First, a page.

This series will focus on the environmental history of the North Atlantic World between c.500-c.1900AD. The ‘North Atlantic World’ is here defined as incorporating Northern Europe; the Scandic countries; Britain and Ireland; the Faroe Islands; Iceland; Greenland, and the eastern seaboards of both Canada and the United States of America. It is envisaged that contributions to the series will be based upon inter-disciplinary research including (for example) archaeology; history; soil science, and palaeoecology.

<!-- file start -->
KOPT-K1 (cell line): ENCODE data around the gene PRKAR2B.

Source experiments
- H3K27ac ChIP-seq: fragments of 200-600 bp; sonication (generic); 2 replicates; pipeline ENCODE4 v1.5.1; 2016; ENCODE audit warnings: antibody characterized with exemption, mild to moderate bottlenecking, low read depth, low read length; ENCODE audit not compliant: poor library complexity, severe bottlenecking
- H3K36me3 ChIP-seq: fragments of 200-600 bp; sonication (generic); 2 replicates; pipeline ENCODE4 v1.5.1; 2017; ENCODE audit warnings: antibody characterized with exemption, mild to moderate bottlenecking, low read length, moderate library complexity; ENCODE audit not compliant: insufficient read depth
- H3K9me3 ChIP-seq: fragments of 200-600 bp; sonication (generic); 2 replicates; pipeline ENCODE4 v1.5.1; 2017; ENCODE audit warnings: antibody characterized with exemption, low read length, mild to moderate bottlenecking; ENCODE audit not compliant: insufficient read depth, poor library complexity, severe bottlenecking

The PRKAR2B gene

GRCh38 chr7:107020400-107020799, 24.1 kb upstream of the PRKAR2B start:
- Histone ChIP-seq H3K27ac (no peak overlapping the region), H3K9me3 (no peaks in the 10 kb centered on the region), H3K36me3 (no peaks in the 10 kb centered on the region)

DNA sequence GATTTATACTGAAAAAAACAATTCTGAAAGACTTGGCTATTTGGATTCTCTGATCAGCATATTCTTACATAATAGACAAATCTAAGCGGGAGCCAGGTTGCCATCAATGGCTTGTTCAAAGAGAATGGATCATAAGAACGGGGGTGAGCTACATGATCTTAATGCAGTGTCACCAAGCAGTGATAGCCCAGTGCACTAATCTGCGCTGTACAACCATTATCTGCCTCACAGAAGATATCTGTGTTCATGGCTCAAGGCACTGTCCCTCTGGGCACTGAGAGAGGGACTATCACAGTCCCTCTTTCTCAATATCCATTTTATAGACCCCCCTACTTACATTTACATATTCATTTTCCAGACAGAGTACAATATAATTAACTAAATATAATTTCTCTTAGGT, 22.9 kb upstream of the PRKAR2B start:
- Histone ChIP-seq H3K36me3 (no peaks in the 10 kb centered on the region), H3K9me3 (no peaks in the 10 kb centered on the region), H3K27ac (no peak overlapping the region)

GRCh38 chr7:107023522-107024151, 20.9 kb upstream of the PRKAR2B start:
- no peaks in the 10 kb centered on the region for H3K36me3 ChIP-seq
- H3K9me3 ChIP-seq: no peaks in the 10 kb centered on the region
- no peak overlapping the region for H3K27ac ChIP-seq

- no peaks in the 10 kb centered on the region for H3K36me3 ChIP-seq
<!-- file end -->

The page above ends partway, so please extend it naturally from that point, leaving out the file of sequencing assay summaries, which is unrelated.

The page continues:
Contributions to the series will attempt to set cultural and socio-economic developments within the wider environmental context. The series will address the following issues: climate-change across the period; the short- and long-term environmental impacts of the discovery and settlement of New Worlds; the intensification of resource exploitation in marine and terrestrial contexts; the discovery of new economic resources; intellectual developments relating to agriculture, nature, and ethnography; the impact of technological developments, increasing industrialisation and urbanisation; crises of supply in fuels, manpower and foodstuffs; epidemic/epizootic disease and health; ecological imperialism, and the emergence of the 'Improvement myth'.